He pauses for exactly the right amount of time, then whips into his delivery with energy and zeal – “Have youuuuu been struggling to meet ever-tightening design schedules with more complex designs and a smaller, leaner design team?” He picks up the pace, enunciating each word with perfect clarity. “Do youuuuu find that the RTL methodology is too cummmmmbersome for today’s more sophisticated FPGA designs?” He widens his eyes as he meets the gazes of each member of the audience, conveying an ominous fear. “Are youuuuuuu suffering the pain and ravages of MOORE’s LAW?!?”
The crowd gasps.
“Welllllll, ladies and gentlemen, move in closer because I’m gonna tell you how to cut those design schedules. I’m gonna tell you how to Taaaaame that complexity. I’m gonna give you the secrets that will save you from the pain and agony and suffering of MOORE’s LAW!” He leans down then softens his voice again “That’s right, I’m talking about E – S – L. That’s Electronic Sysssssstem Level design ladies and gentlemen. ESL will give you back the power. ESL will give you back the control. ESL will free you from the bonds of register-transfer level design and open up NEW LEVELS of ABSTRACTION for your design team!”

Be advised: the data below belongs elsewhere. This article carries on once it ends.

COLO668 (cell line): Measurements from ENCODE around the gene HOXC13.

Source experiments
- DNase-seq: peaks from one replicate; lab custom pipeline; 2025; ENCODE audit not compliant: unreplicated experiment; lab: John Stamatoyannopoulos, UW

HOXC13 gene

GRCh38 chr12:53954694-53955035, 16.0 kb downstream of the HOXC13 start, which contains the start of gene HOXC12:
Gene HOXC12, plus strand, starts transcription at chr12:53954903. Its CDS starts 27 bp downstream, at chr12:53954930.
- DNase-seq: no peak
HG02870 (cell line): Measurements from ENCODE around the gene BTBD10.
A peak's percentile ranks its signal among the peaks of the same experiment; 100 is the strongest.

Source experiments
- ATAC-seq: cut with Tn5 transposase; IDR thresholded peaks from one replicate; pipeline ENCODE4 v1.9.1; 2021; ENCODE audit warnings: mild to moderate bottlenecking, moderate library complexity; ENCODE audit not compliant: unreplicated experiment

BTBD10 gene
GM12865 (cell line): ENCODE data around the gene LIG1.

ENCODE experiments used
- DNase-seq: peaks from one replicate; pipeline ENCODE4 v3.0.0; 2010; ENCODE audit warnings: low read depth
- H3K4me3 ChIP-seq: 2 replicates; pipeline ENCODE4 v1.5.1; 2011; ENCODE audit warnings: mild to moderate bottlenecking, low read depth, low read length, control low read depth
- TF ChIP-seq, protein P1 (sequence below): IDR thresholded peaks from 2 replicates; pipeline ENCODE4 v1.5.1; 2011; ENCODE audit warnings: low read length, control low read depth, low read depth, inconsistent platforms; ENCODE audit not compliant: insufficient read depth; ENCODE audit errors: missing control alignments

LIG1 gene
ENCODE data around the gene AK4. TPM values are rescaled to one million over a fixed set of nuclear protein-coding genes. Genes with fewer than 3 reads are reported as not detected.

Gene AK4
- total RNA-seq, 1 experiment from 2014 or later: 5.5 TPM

He points to an average-looking engineer, strategically planted in the middle of the crowd. “You, sir! Did you or did you not describe your Four Million Gate FPGA design using only TWELVE LINES of high-level code?”
The man replies sheepishly “Why yes, I did.”
“Tell us, then, sir! Tell these good people how you cut your design schedules. Tell these good people how you freed yourself from the chains and bonds of register transfer level design. Explain to these fine folks how you used the methodology of the future – E, S, L – Electronic Sysssssstem Level Design… to elevate your design to a new level of abstraction and beat your competitors to market by months!”
If this sounds like a scene from a suite presentation at the upcoming Design Automation Conference – the Greatest Design Automation Conference on Earth, you’re probably right. ESL is rapidly earning the title of “most over-hyped technology” in design automation history. With PowerPoint presentations that would make PT Barnum proud, EDA companies are pushing everything from transaction-level simulators to block-based design entry to high-level synthesis technology by slapping the “ESL” label on it and making outlandish claims about productivity improvements and time-to-market advantages.
Even after putting these tools and technology through our anti-hype filter, however, we are left with some compelling and intriguing arguments, particularly for FPGA designers. As we’ve said before, one of the biggest reasons people choose FPGAs as an implementation platform is time to market. Because FPGAs eliminate mask costs, NRE, and fab waiting times, design iterations can be completed much more rapidly than in competitive methodologies like ASIC.